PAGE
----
Milestone or massacre? On the morning of 4 November 1989, no one knew that Alexanderplatz would become the site of largest non-state-organised demonstration in the history of the GDR. “I was really quite fearful”, civil rights activist Friedrich Schorlemmer later admitted in an interview with German television network ARD. “First, because I had no idea how many people would turn...Read on
What the world considered impossible just a few months earlier: as the border crossings at the Berlin Wall were opened on 9 November 1989, not only did Germany change overnight, but all of Europe suddenly had a whole new perspective for the future. What led up to this world-changing event that has come to be remembered as a peaceful revolution? In the coming weeks, our MILESTONES project will tell the story of the final months of the German Democratic Republic with anecdotes and stories about the events in 1989 that paved the way to German reunification. We hope you look forward to the exciting stories behind the story!
Wolfgang Schnur was one of the co-founders of the new political party known as Democratic Awakening and he was elected its chair in East Berlin on 29 October 1989. He could feel success within reach: the East German state was disintegrating and all the signs were pointing to change. Schnur, with his experience as a lawyer, was certain he would...Read on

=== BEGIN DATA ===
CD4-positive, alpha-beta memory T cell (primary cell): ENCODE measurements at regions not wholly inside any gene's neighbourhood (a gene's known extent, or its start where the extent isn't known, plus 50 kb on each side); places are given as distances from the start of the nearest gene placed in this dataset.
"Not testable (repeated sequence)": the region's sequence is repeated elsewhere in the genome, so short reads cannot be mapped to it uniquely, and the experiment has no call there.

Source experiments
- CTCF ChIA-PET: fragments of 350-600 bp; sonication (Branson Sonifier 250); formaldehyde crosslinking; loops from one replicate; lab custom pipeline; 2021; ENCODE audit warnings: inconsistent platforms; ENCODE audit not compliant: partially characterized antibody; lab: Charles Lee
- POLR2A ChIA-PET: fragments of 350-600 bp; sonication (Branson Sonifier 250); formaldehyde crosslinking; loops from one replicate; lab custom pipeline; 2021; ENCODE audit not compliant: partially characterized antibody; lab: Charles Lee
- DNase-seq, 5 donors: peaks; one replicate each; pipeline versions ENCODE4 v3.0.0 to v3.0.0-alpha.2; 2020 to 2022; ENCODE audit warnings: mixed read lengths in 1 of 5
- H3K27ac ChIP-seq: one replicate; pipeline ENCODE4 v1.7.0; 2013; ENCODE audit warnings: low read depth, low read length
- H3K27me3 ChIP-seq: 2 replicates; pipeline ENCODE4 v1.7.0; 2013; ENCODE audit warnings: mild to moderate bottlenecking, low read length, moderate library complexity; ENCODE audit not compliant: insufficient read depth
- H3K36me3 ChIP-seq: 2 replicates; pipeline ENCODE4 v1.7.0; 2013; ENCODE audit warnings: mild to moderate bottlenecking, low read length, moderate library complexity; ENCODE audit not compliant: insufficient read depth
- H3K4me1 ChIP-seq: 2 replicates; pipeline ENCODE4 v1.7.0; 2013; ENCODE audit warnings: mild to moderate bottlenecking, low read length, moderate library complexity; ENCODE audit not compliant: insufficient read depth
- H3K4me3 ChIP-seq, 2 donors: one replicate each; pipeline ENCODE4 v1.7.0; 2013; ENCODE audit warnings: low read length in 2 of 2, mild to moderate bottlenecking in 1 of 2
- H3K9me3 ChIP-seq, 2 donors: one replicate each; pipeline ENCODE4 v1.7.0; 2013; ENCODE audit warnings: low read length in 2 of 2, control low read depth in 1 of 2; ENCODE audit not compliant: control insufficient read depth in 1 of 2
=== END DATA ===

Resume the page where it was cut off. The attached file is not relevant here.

As the politician Erich Honecker entered the meeting room of the East German communist party’s politburo on 17 October 1989, he was in a good mood and had no idea that conspirators had set the trap that would mean the end of his political career. “Erich, it’s not working any more”, Willi Stoph, the chairman of the Council of Ministers,...Read on
On the eve of the celebrations to mark the 40th anniversary of the German Democratic Republic, East German leader Erich Honecker and Stasi chief Erich Mielke walked through what then known as Marx-Engels-Platz. “I wonder if it’ll be full tomorrow?” Honecker asked. And Mielke responded: “Of course.” This story reveals the situation of the East German leadership before the anniversary...Read on
If revolutions are successful and become part of the collective history, it often seems that their success was inevitable. People begin to forget those courageous souls who were at the forefront, risking life and limb while the great majority were still watching passively. Katrin Hattenhauer is one of these people: her first Monday demonstration is one of the key events...Read on